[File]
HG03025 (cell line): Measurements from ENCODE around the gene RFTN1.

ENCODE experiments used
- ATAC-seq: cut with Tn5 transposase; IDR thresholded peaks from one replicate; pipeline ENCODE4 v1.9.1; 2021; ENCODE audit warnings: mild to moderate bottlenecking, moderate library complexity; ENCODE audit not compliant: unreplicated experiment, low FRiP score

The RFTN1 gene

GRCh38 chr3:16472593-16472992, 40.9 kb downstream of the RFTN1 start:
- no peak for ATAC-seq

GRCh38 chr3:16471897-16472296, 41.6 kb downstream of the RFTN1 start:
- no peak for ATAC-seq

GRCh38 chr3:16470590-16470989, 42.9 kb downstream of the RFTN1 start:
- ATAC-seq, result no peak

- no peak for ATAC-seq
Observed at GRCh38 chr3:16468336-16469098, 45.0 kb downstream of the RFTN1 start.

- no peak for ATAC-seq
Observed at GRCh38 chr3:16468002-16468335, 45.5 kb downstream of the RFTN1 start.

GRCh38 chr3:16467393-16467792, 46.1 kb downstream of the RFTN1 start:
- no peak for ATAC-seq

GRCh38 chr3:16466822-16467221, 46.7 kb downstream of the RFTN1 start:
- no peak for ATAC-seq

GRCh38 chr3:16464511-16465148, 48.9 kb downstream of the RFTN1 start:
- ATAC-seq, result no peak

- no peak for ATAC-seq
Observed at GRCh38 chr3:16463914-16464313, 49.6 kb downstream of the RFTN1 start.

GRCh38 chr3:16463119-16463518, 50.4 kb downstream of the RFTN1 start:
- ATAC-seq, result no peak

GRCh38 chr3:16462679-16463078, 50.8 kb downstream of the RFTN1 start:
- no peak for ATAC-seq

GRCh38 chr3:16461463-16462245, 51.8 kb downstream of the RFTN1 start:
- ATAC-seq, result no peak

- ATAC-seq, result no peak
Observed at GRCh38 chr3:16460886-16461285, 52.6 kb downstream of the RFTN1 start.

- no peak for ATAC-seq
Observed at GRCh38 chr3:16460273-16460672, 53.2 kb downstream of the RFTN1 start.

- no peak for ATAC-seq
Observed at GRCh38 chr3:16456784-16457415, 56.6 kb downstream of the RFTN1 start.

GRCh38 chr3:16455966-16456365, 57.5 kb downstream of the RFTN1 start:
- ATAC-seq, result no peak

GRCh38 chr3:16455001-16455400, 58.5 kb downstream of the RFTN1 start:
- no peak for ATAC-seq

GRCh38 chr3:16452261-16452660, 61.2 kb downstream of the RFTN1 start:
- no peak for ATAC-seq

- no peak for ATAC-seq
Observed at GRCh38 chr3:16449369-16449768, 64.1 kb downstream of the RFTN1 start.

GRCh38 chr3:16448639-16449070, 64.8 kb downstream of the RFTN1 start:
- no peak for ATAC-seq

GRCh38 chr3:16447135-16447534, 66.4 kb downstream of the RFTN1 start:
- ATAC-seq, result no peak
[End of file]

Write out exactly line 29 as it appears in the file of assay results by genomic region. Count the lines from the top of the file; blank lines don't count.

- ATAC-seq, result no peak